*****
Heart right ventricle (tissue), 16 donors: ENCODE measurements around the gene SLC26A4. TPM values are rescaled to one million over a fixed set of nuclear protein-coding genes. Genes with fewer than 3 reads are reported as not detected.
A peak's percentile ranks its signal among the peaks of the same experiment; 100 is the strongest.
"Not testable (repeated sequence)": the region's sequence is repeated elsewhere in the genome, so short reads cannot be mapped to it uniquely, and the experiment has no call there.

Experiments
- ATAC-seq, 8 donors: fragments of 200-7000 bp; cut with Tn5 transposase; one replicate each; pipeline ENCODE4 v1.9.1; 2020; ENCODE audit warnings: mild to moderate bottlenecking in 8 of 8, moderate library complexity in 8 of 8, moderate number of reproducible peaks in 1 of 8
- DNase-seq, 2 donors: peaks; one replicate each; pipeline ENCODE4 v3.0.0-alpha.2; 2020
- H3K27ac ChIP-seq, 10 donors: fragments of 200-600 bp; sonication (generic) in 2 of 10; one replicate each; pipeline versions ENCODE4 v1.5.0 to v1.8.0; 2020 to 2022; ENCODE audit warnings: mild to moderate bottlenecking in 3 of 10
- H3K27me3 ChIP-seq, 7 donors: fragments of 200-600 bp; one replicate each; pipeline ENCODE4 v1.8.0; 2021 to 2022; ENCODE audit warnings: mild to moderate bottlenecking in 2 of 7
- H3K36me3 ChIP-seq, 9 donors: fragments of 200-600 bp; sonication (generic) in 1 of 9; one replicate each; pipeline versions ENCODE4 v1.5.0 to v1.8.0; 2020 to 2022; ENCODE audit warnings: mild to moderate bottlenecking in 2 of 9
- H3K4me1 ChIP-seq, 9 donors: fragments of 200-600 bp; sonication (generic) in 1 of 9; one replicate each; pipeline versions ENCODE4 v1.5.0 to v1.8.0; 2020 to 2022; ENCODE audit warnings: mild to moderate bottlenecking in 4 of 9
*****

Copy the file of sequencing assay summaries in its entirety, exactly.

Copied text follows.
Heart right ventricle (tissue), 16 donors: ENCODE measurements around the gene SLC26A4. TPM values are rescaled to one million over a fixed set of nuclear protein-coding genes. Genes with fewer than 3 reads are reported as not detected.
A peak's percentile ranks its signal among the peaks of the same experiment; 100 is the strongest.
"Not testable (repeated sequence)": the region's sequence is repeated elsewhere in the genome, so short reads cannot be mapped to it uniquely, and the experiment has no call there.

Experiments
- ATAC-seq, 8 donors: fragments of 200-7000 bp; cut with Tn5 transposase; one replicate each; pipeline ENCODE4 v1.9.1; 2020; ENCODE audit warnings: mild to moderate bottlenecking in 8 of 8, moderate library complexity in 8 of 8, moderate number of reproducible peaks in 1 of 8
- DNase-seq, 2 donors: peaks; one replicate each; pipeline ENCODE4 v3.0.0-alpha.2; 2020
- H3K27ac ChIP-seq, 10 donors: fragments of 200-600 bp; sonication (generic) in 2 of 10; one replicate each; pipeline versions ENCODE4 v1.5.0 to v1.8.0; 2020 to 2022; ENCODE audit warnings: mild to moderate bottlenecking in 3 of 10
- H3K27me3 ChIP-seq, 7 donors: fragments of 200-600 bp; one replicate each; pipeline ENCODE4 v1.8.0; 2021 to 2022; ENCODE audit warnings: mild to moderate bottlenecking in 2 of 7
- H3K36me3 ChIP-seq, 9 donors: fragments of 200-600 bp; sonication (generic) in 1 of 9; one replicate each; pipeline versions ENCODE4 v1.5.0 to v1.8.0; 2020 to 2022; ENCODE audit warnings: mild to moderate bottlenecking in 2 of 9
- H3K4me1 ChIP-seq, 9 donors: fragments of 200-600 bp; sonication (generic) in 1 of 9; one replicate each; pipeline versions ENCODE4 v1.5.0 to v1.8.0; 2020 to 2022; ENCODE audit warnings: mild to moderate bottlenecking in 4 of 9